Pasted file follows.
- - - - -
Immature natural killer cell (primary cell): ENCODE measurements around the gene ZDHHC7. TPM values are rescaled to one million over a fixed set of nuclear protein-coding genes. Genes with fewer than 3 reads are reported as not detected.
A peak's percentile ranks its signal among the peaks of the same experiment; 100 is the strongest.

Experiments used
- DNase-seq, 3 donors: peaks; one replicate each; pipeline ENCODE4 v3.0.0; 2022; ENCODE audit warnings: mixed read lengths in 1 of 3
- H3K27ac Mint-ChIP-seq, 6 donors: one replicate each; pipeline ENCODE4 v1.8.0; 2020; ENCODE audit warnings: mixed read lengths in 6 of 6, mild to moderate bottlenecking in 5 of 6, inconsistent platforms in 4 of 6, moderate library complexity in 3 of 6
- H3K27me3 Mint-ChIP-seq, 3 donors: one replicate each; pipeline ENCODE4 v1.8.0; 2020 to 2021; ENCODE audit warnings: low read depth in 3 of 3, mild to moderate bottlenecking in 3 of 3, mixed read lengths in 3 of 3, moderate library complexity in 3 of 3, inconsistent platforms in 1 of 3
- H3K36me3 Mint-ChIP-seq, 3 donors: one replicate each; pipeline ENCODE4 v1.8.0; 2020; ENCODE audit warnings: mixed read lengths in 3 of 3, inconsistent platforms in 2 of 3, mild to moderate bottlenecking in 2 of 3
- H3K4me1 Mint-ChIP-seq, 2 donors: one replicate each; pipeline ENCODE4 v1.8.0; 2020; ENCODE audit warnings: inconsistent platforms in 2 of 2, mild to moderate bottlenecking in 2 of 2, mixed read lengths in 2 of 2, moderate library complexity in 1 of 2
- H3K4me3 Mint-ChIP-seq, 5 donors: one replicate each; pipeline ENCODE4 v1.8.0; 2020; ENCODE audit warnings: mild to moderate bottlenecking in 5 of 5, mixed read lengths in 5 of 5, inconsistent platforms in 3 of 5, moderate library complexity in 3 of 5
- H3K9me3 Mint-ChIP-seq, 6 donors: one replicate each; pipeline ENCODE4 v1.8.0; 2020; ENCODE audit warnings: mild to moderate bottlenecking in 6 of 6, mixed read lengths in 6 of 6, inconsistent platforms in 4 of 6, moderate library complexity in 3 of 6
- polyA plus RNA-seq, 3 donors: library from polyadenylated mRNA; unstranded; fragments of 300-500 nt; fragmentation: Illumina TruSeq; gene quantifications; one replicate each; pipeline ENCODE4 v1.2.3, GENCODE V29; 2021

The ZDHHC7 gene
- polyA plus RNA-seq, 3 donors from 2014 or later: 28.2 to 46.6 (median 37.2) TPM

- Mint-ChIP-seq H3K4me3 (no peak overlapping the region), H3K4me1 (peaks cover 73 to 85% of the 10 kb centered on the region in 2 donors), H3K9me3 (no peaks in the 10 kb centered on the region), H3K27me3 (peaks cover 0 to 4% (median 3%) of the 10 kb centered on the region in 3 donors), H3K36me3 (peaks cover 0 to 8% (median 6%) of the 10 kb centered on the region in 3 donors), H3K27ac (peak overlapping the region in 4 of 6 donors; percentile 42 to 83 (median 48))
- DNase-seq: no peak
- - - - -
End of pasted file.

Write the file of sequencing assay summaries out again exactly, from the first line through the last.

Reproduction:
Immature natural killer cell (primary cell): ENCODE measurements around the gene ZDHHC7. TPM values are rescaled to one million over a fixed set of nuclear protein-coding genes. Genes with fewer than 3 reads are reported as not detected.
A peak's percentile ranks its signal among the peaks of the same experiment; 100 is the strongest.

Experiments used
- DNase-seq, 3 donors: peaks; one replicate each; pipeline ENCODE4 v3.0.0; 2022; ENCODE audit warnings: mixed read lengths in 1 of 3
- H3K27ac Mint-ChIP-seq, 6 donors: one replicate each; pipeline ENCODE4 v1.8.0; 2020; ENCODE audit warnings: mixed read lengths in 6 of 6, mild to moderate bottlenecking in 5 of 6, inconsistent platforms in 4 of 6, moderate library complexity in 3 of 6
- H3K27me3 Mint-ChIP-seq, 3 donors: one replicate each; pipeline ENCODE4 v1.8.0; 2020 to 2021; ENCODE audit warnings: low read depth in 3 of 3, mild to moderate bottlenecking in 3 of 3, mixed read lengths in 3 of 3, moderate library complexity in 3 of 3, inconsistent platforms in 1 of 3
- H3K36me3 Mint-ChIP-seq, 3 donors: one replicate each; pipeline ENCODE4 v1.8.0; 2020; ENCODE audit warnings: mixed read lengths in 3 of 3, inconsistent platforms in 2 of 3, mild to moderate bottlenecking in 2 of 3
- H3K4me1 Mint-ChIP-seq, 2 donors: one replicate each; pipeline ENCODE4 v1.8.0; 2020; ENCODE audit warnings: inconsistent platforms in 2 of 2, mild to moderate bottlenecking in 2 of 2, mixed read lengths in 2 of 2, moderate library complexity in 1 of 2
- H3K4me3 Mint-ChIP-seq, 5 donors: one replicate each; pipeline ENCODE4 v1.8.0; 2020; ENCODE audit warnings: mild to moderate bottlenecking in 5 of 5, mixed read lengths in 5 of 5, inconsistent platforms in 3 of 5, moderate library complexity in 3 of 5
- H3K9me3 Mint-ChIP-seq, 6 donors: one replicate each; pipeline ENCODE4 v1.8.0; 2020; ENCODE audit warnings: mild to moderate bottlenecking in 6 of 6, mixed read lengths in 6 of 6, inconsistent platforms in 4 of 6, moderate library complexity in 3 of 6
- polyA plus RNA-seq, 3 donors: library from polyadenylated mRNA; unstranded; fragments of 300-500 nt; fragmentation: Illumina TruSeq; gene quantifications; one replicate each; pipeline ENCODE4 v1.2.3, GENCODE V29; 2021

The ZDHHC7 gene
- polyA plus RNA-seq, 3 donors from 2014 or later: 28.2 to 46.6 (median 37.2) TPM

- Mint-ChIP-seq H3K4me3 (no peak overlapping the region), H3K4me1 (peaks cover 73 to 85% of the 10 kb centered on the region in 2 donors), H3K9me3 (no peaks in the 10 kb centered on the region), H3K27me3 (peaks cover 0 to 4% (median 3%) of the 10 kb centered on the region in 3 donors), H3K36me3 (peaks cover 0 to 8% (median 6%) of the 10 kb centered on the region in 3 donors), H3K27ac (peak overlapping the region in 4 of 6 donors; percentile 42 to 83 (median 48))
- DNase-seq: no peak